In a note to Baraga's letter, we are told of a great number of Catholic notions that are already on their way to America ; among them three thousand rosaries! What a sight of beads! How their missions must prosper after this! A little afterwards, by way of inducing others to contribute beads, boxes, &c. it is said : “ The good Christian rejoices to promote the external honor of the house of God, so that the inner man, by the splendor of the external divine worship, may be lifted to heaven.” What a sage sentiment ! How scriptural! How philosophical too! This is truly a new way of being lifted to heaven.
But I must not overlook a letter of Bishop Fenwick, dated Mackinac, July 1, 1831. He writes : “ On the second day after my arrival, Mr. M. and I preached at different times after mass. When the people had heard some sermons, confessions began ; and from that time
; till the day of our departure, we sat on the confession stool from early morning till 1 o'clock, and in the afternoon, from 3 or 4 o'clock, till 10, 11, and twice till 12 at night. There were confessions of twenty, thirty, and forty years.” What a prodigious memory they must have had, who called to mind and confessed the sins of forty years! All that time they were waiting for a priest to come along. There was the God who delighted in mercy, to whom they might have confessed, as the publican dared to do; and there was “Jesus the mediator of the new covenant,” whom they might at any time have engaged to intercede for them. But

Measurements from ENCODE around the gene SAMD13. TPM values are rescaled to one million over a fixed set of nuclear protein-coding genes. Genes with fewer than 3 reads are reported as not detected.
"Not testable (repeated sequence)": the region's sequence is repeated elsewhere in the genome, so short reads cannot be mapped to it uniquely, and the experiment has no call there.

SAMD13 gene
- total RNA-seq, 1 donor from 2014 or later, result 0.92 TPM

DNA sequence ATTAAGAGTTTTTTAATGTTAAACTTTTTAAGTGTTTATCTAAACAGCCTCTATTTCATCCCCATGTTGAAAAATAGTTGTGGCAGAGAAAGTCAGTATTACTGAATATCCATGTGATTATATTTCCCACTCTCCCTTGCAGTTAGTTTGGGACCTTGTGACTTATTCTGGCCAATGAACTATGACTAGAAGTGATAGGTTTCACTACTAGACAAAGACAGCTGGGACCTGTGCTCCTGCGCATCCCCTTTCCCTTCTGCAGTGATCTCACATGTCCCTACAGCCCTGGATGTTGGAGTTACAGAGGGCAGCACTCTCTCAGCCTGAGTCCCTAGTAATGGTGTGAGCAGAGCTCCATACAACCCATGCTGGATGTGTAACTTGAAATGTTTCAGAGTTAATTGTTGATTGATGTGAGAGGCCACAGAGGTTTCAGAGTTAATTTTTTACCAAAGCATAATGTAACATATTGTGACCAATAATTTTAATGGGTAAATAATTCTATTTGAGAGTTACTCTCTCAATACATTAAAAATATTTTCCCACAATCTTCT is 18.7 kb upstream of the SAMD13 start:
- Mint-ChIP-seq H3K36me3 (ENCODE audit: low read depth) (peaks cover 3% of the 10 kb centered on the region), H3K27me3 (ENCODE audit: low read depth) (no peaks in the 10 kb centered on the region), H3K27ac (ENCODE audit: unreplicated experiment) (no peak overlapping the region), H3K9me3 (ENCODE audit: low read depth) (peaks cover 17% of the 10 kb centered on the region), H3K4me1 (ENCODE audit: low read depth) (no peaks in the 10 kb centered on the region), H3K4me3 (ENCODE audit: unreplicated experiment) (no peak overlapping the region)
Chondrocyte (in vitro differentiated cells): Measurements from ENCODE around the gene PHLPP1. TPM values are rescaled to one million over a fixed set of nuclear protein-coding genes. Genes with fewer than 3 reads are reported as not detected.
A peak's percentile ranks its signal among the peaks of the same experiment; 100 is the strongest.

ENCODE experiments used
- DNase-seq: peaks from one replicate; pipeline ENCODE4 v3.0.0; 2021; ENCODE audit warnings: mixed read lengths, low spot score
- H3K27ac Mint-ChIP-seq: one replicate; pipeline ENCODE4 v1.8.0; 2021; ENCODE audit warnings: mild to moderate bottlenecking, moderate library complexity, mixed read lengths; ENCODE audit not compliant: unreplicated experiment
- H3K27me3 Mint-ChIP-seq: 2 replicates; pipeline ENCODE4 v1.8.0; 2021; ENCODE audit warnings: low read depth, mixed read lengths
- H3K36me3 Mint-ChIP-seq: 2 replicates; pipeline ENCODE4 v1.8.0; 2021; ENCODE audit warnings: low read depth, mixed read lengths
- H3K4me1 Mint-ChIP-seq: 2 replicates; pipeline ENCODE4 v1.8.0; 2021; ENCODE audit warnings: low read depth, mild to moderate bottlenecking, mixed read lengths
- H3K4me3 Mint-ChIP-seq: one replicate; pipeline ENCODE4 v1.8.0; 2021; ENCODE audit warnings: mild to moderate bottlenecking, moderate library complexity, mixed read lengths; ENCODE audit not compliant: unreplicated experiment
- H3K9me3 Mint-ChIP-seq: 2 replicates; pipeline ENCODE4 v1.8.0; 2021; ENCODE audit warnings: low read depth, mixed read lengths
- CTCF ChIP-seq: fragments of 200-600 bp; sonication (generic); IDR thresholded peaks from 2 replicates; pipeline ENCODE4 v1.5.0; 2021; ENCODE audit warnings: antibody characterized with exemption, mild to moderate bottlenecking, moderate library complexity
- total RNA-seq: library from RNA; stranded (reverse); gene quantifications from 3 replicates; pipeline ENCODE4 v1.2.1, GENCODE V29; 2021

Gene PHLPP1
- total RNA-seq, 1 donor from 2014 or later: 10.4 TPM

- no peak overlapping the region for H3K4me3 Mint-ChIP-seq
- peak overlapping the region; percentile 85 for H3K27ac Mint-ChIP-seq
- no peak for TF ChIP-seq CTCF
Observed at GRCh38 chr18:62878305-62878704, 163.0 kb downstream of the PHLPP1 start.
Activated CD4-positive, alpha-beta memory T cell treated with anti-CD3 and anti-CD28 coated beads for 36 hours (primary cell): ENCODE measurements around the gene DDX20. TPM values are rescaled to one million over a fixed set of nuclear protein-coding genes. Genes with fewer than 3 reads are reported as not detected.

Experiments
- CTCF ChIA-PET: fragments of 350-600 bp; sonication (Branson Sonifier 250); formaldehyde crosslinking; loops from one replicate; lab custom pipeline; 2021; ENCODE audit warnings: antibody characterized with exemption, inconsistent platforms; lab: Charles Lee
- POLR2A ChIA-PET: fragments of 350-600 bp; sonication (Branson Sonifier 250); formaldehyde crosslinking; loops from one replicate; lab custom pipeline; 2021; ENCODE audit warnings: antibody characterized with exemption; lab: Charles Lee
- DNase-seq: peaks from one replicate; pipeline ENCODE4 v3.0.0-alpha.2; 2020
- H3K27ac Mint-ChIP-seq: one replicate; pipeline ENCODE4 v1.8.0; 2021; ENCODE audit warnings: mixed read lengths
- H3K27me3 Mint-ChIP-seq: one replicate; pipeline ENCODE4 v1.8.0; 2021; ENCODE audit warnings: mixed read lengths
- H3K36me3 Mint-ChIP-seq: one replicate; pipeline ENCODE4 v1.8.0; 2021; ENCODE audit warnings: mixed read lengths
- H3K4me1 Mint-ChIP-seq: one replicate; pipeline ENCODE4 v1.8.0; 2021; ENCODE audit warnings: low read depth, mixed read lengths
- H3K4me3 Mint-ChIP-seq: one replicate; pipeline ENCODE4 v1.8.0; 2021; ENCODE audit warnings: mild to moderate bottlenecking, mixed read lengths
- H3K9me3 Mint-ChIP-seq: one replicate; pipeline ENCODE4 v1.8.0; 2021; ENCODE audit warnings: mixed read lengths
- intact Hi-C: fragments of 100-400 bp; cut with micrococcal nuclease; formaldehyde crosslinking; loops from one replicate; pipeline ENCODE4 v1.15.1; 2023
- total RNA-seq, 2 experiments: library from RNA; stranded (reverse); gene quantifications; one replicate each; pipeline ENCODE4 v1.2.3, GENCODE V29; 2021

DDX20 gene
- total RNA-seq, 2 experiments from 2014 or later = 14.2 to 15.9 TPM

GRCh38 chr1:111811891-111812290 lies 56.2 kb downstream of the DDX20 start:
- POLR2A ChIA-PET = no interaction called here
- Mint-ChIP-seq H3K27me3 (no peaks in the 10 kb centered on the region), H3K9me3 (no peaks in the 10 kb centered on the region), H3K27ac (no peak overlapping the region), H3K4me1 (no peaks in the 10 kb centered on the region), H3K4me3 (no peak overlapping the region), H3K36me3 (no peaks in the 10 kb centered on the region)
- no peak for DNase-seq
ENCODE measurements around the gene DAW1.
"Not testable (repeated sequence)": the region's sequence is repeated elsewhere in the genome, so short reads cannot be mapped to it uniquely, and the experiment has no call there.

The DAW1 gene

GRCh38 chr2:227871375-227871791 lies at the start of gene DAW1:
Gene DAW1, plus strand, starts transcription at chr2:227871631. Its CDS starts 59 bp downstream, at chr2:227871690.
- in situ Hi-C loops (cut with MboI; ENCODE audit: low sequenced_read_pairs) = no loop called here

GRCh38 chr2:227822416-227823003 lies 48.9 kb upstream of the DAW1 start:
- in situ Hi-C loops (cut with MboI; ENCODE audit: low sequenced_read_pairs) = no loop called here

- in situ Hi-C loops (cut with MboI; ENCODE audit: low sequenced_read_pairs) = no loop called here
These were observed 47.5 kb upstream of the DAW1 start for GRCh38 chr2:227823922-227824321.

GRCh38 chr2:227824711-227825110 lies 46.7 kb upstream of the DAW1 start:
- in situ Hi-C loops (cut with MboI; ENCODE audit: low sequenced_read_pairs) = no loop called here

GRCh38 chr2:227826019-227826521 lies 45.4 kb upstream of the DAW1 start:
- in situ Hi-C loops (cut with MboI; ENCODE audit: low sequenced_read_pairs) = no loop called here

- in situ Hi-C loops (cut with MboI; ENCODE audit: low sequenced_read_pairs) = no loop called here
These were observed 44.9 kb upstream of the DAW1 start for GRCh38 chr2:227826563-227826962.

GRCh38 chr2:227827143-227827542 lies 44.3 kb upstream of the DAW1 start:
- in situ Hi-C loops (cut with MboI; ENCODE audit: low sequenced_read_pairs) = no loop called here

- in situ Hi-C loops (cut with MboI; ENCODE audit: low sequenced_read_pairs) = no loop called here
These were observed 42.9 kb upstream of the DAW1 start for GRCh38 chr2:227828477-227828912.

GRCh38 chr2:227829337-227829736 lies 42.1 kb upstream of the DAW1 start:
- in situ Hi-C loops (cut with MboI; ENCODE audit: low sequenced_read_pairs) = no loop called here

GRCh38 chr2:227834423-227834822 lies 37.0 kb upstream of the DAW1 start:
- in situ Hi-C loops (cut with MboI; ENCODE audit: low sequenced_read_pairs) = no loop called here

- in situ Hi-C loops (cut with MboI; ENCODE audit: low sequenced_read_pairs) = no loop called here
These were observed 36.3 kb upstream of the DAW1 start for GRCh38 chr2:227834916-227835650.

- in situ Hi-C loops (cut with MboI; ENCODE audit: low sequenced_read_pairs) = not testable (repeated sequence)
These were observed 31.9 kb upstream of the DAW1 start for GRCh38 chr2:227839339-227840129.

that would not have been to act the part of good Catholics. The good Catholic does not go to the mercyseat of God to confess his sins and obtain forgiveness, (that were an "iniquity to be punished by the judges,") but he waits for the priest to come along with his confession-stool. The confession-stool substituted in the place of the mercy-seat! This is one of the doings of that religion which Austria wants to give us. God says to sinners, “Come unto me," and he promises that he will “ abundantly pardon them from his throne of grace.”